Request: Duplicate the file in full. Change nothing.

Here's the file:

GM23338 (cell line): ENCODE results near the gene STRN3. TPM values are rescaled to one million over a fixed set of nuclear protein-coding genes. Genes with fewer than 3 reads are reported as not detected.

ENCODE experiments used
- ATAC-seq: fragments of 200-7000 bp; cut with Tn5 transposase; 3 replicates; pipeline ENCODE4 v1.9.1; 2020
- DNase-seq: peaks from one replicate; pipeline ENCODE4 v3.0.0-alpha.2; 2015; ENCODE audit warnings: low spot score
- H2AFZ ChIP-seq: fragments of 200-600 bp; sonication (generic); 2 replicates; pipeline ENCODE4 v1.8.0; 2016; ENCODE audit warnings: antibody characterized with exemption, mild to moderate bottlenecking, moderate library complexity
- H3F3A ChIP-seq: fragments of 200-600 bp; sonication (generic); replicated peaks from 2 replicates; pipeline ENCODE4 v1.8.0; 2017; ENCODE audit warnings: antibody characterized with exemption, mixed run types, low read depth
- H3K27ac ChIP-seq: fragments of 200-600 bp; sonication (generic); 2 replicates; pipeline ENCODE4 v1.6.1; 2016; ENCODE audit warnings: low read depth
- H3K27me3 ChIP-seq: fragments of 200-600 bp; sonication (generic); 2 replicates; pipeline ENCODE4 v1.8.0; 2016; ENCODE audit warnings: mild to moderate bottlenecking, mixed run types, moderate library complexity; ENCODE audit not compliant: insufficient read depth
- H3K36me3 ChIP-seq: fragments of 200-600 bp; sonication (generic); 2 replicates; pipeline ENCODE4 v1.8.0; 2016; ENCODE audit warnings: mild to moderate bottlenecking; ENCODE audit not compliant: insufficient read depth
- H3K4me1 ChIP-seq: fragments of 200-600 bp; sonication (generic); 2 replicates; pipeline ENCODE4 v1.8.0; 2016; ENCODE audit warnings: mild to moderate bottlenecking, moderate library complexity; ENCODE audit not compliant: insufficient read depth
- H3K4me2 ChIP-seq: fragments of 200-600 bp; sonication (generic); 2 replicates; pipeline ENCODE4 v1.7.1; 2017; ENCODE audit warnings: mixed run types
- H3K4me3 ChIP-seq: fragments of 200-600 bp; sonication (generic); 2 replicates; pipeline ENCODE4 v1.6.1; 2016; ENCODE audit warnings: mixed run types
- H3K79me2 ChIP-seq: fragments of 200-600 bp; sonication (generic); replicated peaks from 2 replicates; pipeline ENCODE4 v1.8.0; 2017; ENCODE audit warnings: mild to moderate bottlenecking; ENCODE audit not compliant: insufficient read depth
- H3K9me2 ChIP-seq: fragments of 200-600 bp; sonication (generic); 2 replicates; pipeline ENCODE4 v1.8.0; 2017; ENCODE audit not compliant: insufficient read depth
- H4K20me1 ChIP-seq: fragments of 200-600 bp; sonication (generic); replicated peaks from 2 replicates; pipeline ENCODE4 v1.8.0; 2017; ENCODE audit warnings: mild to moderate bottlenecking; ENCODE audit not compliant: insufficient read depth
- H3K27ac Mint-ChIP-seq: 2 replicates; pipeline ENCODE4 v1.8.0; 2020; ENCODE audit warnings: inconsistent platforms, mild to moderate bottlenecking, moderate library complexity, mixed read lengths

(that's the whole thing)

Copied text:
GM23338 (cell line): ENCODE results near the gene STRN3. TPM values are rescaled to one million over a fixed set of nuclear protein-coding genes. Genes with fewer than 3 reads are reported as not detected.

ENCODE experiments used
- ATAC-seq: fragments of 200-7000 bp; cut with Tn5 transposase; 3 replicates; pipeline ENCODE4 v1.9.1; 2020
- DNase-seq: peaks from one replicate; pipeline ENCODE4 v3.0.0-alpha.2; 2015; ENCODE audit warnings: low spot score
- H2AFZ ChIP-seq: fragments of 200-600 bp; sonication (generic); 2 replicates; pipeline ENCODE4 v1.8.0; 2016; ENCODE audit warnings: antibody characterized with exemption, mild to moderate bottlenecking, moderate library complexity
- H3F3A ChIP-seq: fragments of 200-600 bp; sonication (generic); replicated peaks from 2 replicates; pipeline ENCODE4 v1.8.0; 2017; ENCODE audit warnings: antibody characterized with exemption, mixed run types, low read depth
- H3K27ac ChIP-seq: fragments of 200-600 bp; sonication (generic); 2 replicates; pipeline ENCODE4 v1.6.1; 2016; ENCODE audit warnings: low read depth
- H3K27me3 ChIP-seq: fragments of 200-600 bp; sonication (generic); 2 replicates; pipeline ENCODE4 v1.8.0; 2016; ENCODE audit warnings: mild to moderate bottlenecking, mixed run types, moderate library complexity; ENCODE audit not compliant: insufficient read depth
- H3K36me3 ChIP-seq: fragments of 200-600 bp; sonication (generic); 2 replicates; pipeline ENCODE4 v1.8.0; 2016; ENCODE audit warnings: mild to moderate bottlenecking; ENCODE audit not compliant: insufficient read depth
- H3K4me1 ChIP-seq: fragments of 200-600 bp; sonication (generic); 2 replicates; pipeline ENCODE4 v1.8.0; 2016; ENCODE audit warnings: mild to moderate bottlenecking, moderate library complexity; ENCODE audit not compliant: insufficient read depth
- H3K4me2 ChIP-seq: fragments of 200-600 bp; sonication (generic); 2 replicates; pipeline ENCODE4 v1.7.1; 2017; ENCODE audit warnings: mixed run types
- H3K4me3 ChIP-seq: fragments of 200-600 bp; sonication (generic); 2 replicates; pipeline ENCODE4 v1.6.1; 2016; ENCODE audit warnings: mixed run types
- H3K79me2 ChIP-seq: fragments of 200-600 bp; sonication (generic); replicated peaks from 2 replicates; pipeline ENCODE4 v1.8.0; 2017; ENCODE audit warnings: mild to moderate bottlenecking; ENCODE audit not compliant: insufficient read depth
- H3K9me2 ChIP-seq: fragments of 200-600 bp; sonication (generic); 2 replicates; pipeline ENCODE4 v1.8.0; 2017; ENCODE audit not compliant: insufficient read depth
- H4K20me1 ChIP-seq: fragments of 200-600 bp; sonication (generic); replicated peaks from 2 replicates; pipeline ENCODE4 v1.8.0; 2017; ENCODE audit warnings: mild to moderate bottlenecking; ENCODE audit not compliant: insufficient read depth
- H3K27ac Mint-ChIP-seq: 2 replicates; pipeline ENCODE4 v1.8.0; 2020; ENCODE audit warnings: inconsistent platforms, mild to moderate bottlenecking, moderate library complexity, mixed read lengths